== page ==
Because employers are increasingly valuing data scientists who can take on more responsibility beyond their coding or technical duties. Businesses want data scientists who can also participate in meetings to communicate their findings and influence strategic decision making.
2) Based on Burtch Works 2018 Data Scientist Salary Report, data scientists made at least 22% more as compared other individual contributors in predictive analytics:
Where are data science jobs?
According to the LinkedIn Workforce Report, there’s a shortage for data science skills across the US. New York City, San Francisco and Los Angeles have the largest supply and demand gap, but nearly every major US city is experiencing a skills gap. This translates to strong hiring and more job opportunities for those with data science expertise.
Table: The intensification of local shortages for data science skills, July 2015 to July 2018
Data Scientist Education and Training
With the unprecedented need for skilled data scientists in every industry, there’s no shortage of online courses, bootcamps and YouTube videos available. However, as industry seeks more leaders in data science, a higher-level of thinking and education requirements are needed.
When it comes to hiring data scientists, strong technical skills are an obvious requirement. In fact, according to a Glassdoor survey on the most frequently mentioned skills in data science job postings, 9 out of every 10 job postings in the sample required at least Python, R, and/or SQL skills.
But as data-driven decision making becomes more prevalent across all industries, businesses and organizations are increasingly looking for data scientists who can:
You can take a MOOC or rely on YouTube videos and perhaps learn enough without a degree to get a data science job because of the high demand, but if you’re looking for long-term career growth in data science, that’s where a master’s program comes in.As it turns out…
69% of respondents from a Notre Dame information session said they would like to pursue a data science master’s degree to get the skills and training they need for long-term, future growth.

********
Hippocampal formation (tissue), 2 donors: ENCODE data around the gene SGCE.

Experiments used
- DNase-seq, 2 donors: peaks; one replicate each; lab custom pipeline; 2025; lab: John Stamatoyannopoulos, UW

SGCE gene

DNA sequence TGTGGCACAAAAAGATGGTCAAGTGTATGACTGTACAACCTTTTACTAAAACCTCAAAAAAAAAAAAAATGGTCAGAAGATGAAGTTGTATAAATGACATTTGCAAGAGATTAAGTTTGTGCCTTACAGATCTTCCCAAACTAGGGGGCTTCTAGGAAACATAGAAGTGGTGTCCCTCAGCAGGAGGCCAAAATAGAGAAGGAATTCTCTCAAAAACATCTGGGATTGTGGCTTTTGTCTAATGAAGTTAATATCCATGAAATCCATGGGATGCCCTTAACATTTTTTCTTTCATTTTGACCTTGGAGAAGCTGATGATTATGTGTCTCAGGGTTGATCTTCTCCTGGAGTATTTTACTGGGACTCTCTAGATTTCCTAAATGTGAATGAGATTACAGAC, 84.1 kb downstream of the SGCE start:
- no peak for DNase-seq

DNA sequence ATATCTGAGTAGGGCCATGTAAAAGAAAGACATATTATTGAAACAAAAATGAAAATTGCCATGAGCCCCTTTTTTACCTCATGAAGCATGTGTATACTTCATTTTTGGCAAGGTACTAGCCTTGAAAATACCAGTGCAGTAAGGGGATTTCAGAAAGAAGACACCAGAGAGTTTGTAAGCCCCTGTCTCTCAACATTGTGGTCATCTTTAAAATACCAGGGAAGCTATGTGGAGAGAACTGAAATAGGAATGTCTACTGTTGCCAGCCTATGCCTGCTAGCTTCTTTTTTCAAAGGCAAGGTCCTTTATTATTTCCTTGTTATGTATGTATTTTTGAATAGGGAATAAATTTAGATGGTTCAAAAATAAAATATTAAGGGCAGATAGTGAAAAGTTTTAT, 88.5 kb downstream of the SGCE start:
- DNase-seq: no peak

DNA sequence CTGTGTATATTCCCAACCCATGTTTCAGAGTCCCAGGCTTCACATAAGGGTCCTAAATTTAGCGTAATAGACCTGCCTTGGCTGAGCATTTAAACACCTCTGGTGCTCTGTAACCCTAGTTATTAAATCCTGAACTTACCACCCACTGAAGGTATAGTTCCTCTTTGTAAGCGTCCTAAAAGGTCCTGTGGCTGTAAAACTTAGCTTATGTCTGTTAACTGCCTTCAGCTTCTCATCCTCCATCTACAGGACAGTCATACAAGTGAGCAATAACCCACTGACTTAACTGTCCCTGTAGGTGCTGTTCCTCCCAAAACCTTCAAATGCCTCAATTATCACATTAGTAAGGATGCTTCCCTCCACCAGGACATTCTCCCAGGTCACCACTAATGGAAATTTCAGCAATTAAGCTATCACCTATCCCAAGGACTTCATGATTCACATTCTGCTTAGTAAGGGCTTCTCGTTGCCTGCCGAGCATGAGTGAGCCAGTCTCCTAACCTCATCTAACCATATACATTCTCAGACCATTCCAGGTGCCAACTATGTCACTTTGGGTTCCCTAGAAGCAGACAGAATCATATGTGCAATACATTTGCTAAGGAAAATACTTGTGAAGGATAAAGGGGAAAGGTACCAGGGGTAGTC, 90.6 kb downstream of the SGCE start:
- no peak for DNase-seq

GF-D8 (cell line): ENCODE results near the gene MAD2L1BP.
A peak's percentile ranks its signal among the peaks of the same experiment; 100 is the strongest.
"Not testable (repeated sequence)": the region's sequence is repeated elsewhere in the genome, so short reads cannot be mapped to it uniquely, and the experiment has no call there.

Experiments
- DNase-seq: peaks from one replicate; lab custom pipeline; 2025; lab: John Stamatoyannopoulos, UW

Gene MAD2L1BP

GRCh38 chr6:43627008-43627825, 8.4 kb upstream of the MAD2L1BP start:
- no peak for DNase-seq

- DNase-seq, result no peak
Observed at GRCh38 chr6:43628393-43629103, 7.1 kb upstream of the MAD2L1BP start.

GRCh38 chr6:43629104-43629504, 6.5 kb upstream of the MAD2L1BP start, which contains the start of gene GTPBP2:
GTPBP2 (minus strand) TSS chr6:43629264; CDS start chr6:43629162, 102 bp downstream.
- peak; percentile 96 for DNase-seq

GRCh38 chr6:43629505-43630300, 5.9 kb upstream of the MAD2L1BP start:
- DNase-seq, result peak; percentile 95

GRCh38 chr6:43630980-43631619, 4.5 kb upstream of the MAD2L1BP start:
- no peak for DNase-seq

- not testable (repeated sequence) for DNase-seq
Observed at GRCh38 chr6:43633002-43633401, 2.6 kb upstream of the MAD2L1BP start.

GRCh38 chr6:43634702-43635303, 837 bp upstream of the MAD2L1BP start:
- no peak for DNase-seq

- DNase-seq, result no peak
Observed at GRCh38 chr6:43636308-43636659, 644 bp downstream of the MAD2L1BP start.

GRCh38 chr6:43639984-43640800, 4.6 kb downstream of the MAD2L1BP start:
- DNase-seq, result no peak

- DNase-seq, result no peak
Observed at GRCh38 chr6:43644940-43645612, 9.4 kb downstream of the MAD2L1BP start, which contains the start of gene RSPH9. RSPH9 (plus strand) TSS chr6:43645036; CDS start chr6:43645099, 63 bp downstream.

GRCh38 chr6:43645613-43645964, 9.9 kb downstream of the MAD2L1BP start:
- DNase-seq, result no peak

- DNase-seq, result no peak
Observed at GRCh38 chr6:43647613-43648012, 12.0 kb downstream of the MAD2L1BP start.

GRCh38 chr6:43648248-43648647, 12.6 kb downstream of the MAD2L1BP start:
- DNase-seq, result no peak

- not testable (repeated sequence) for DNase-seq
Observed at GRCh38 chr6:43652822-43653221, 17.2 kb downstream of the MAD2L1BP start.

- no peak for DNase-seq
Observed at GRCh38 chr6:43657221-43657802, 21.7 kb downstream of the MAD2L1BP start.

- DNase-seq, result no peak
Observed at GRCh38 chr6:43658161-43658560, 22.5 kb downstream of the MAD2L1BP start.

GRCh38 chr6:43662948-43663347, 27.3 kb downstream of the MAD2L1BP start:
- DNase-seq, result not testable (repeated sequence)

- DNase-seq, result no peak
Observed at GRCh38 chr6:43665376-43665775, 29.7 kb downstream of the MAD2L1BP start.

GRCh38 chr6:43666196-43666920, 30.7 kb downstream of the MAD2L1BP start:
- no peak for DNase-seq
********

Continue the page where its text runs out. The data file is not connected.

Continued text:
Why a Master’s in Data Science is Worth It
According to Burtch Works’ Must-Have Skills You Need to Become a Data Scientist, 91% of data scientists have a Master’s degree.
Because in a data science master’s program, you don’t just learn techniques. You learn thought processes.
“If you’ve just learned how to perform a set of tasks [for example] in a software package, when things change you have to go back and redo that and you don’t really understand why things do what they do. Data science leaders have to be able to synthesize and go beyond just the repetition of things. It’s higher-level learning where you can think about things more deeply. That’s one of those things a master’s degree is going to give you. You’re not just thinking about topics for a couple of weeks, you’re thinking about them continually and in a synchronized way.” — Roger Woodard, Director of Online Program in Data Science
Do I need a math degree?
While a math degree will certainly help, you do not need one to join our data science master’s program.How can you become a data scientist ready to succeed?
Notre Dame’s online data science master’s program gives you a strong grounding in the quantitative and technical skills essential for your career success in data science.
Through a multi-disciplinary curriculum, you develop broad analytical and quantitative thinking skills, expertise in storytelling with data, and a deep understanding of the ethical complexities of the field.